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Model Jade Lynch: Truth about me, sex and monogamy

She was seen as an unscrupulous man-eater during her time in the Big Brother house, but the reality behind model Jade Lynch's life is far more complex, as she reveals to Barry Egan.

Michael Hirschorn asked in The Atlantic magazine in 2007: "Is there an easier position to take in polite society than to patronise reality TV? Even television programmers see the genre as a kind of visual Hamburger Helper: cheap filler that saves them money they can use elsewhere for more worthy programming."

Yet, when Jade Lynch was evicted from the Big Brother house on June 19, the 24-year-old model-turned-spokesperson-for-polyamory brought some deeper truth to the genre as she talked about the inner battle of dark versus light, good versus bad.

Fighting back tears, she told the show's host, Emma Willis: "I knew I was going. I could feel it all day and, as I've always said, there are two sides to me - the good and bad.

"But the bad side took over when those doors opened," Jade added. She was referring to the boos and the jeers that greeted her re-emergence after six weeks of surveillance-style footage of her failings, foibles and fumblings - and the odd wince-worthy word - being beamed to the outside world, courtesy of Channel 5. The little girl who grew up in a cottage in Dublin's Phoenix Park - "I used to visit the zoo every day" - was the star of the show, with her tantalising pronouncements concerning her unshackled sexuality and soul.

Today Jade is putting in context what she calls the other side of her psyche - the dark side - which has protected her in her life.

"I always felt like there was another person inside me," she says. "Someone who was there to help me when I needed them. It's my other side. So I am calm and cool, don't like confrontation and I deal with it in a very assertive way. I also am very emotional. I hate negative stuff. I'm not able to handle the badness in the real world and I crumble easy," she explains.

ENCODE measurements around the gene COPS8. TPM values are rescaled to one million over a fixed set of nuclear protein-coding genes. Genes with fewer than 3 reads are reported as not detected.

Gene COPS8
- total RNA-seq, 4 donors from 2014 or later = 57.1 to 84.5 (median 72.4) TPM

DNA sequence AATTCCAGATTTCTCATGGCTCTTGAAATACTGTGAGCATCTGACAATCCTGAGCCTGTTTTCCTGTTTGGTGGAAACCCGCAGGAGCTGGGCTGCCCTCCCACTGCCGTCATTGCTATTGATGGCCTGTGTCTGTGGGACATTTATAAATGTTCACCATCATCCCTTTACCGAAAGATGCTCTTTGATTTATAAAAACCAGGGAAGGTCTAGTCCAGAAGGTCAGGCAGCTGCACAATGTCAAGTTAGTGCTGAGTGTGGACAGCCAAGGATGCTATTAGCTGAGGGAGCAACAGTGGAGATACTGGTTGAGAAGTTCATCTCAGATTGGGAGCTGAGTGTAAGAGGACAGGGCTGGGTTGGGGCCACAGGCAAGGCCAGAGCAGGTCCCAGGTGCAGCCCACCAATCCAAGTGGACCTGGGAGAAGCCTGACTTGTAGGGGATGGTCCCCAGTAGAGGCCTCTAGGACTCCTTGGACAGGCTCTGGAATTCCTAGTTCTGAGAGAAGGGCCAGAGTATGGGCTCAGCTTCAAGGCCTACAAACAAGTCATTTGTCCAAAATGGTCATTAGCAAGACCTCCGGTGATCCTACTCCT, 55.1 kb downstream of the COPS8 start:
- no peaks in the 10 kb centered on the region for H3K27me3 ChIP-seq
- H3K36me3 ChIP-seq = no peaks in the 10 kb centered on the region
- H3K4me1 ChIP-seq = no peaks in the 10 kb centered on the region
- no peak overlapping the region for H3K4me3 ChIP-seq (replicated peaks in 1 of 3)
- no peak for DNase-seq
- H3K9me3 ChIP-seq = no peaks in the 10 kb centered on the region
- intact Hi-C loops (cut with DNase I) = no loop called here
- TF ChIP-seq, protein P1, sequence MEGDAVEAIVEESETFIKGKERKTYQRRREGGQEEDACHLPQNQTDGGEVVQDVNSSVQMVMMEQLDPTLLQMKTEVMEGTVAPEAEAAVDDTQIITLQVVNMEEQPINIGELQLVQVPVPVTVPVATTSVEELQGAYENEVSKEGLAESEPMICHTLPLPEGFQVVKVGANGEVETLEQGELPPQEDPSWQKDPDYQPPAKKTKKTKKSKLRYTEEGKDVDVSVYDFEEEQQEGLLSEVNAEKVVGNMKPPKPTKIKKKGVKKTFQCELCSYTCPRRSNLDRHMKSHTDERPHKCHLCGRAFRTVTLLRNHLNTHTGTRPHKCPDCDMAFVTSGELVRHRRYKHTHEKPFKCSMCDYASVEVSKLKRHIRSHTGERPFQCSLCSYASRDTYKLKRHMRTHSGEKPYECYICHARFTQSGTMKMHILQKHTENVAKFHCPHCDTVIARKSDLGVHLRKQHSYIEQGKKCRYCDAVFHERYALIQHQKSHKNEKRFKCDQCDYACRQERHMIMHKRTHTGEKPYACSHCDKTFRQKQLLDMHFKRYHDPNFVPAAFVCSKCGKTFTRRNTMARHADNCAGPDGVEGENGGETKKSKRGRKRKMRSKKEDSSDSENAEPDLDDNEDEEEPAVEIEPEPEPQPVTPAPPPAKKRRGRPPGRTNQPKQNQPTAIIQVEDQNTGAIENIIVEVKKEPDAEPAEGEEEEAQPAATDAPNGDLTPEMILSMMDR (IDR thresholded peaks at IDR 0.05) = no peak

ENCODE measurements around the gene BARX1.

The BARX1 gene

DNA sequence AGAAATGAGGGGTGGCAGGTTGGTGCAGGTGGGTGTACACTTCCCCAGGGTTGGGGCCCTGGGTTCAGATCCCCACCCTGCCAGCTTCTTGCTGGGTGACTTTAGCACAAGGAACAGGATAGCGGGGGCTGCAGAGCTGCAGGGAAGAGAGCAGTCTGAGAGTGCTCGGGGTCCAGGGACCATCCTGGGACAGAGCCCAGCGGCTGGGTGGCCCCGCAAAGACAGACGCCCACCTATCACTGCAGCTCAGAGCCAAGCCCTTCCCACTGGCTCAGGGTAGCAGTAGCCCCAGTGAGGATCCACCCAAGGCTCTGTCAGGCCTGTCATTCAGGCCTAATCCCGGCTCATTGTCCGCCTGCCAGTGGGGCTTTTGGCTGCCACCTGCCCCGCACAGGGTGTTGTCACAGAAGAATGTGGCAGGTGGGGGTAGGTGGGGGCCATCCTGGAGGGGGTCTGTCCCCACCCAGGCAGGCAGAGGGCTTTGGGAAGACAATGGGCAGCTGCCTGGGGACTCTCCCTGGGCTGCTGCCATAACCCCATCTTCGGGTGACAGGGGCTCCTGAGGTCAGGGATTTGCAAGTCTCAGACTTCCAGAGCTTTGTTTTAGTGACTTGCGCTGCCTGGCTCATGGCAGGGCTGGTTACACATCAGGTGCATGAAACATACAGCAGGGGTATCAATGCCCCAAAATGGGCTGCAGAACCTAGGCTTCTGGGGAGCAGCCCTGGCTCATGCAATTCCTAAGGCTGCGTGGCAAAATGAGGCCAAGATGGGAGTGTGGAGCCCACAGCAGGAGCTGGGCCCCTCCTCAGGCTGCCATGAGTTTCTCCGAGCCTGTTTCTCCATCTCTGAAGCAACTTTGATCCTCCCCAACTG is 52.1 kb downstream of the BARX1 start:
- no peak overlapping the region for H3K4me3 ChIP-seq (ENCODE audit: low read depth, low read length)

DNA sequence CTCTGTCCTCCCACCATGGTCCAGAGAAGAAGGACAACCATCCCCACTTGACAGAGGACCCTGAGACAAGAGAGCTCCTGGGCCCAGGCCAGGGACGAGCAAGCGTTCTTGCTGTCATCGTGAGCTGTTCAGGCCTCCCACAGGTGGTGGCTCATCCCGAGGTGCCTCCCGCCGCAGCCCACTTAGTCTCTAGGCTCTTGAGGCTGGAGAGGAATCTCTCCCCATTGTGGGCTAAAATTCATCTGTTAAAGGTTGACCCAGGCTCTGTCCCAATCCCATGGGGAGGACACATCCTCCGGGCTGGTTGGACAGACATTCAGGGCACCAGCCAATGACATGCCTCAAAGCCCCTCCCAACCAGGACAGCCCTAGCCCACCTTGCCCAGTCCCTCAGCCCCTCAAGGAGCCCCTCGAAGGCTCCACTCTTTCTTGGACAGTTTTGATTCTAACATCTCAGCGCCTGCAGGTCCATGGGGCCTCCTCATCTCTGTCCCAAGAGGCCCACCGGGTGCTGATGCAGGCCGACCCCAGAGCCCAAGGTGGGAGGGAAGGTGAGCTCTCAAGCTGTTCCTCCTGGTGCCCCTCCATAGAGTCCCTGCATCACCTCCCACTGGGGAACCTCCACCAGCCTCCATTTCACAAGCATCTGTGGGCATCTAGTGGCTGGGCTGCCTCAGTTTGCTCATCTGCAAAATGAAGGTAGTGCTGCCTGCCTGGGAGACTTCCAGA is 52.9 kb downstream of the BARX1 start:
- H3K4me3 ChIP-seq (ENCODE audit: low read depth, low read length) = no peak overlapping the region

"So this is where the 'other Jade' steps in. She is strong, and picks us both back up when I fall. She has a vicious streak - a very sharp tongue. She is very good at making me see sense sometimes when I'm being gullible. She is a firecracker, to say the least.

"Sometimes, even when I don't need her, she will come out and say something and I have to stop and say: 'OMG. That was not me'. I did it so many times in the house. She comes out when the boos and fights happen, because she can handle it. She is the fierce one."

This other Jade emerged out of necessity - a means of survival, even - when she was 18, after seven years of being badly bullied at school.

Jade suffered from depression, she says, as a result of the bullying. "I was nearly suicidal at 14. I kept mitching school [playing truant] because I was scared to go in. Then I left, and got bullied around the place I was living. I always knew there was something bigger and better for me out there, and my passion to find that, along with the 'other Jade', helped me out of it," she says. She says what helped her was "knowing the bullies were nasty people and unhappy with their life, so I was an easy target.

"Now, when I walk by them, they put their head down, as opposed to me putting my head down," Jade says. "My energy has changed. I read books and got myself out to the world and escaped it all."

Jade's conversion to polyamory - where someone can be in a non-possessive and non-exclusive intimate relationship with more than one person simultaneously - is, perhaps, the more intriguing part of her life.

"I've been polyamorous for a few years now," she begins. She first realised she was polyamorous when she was 18 and she "kept cheating" on her boyfriend. "I thought there might be something wrong with me," she says.

Maybe you were just cold?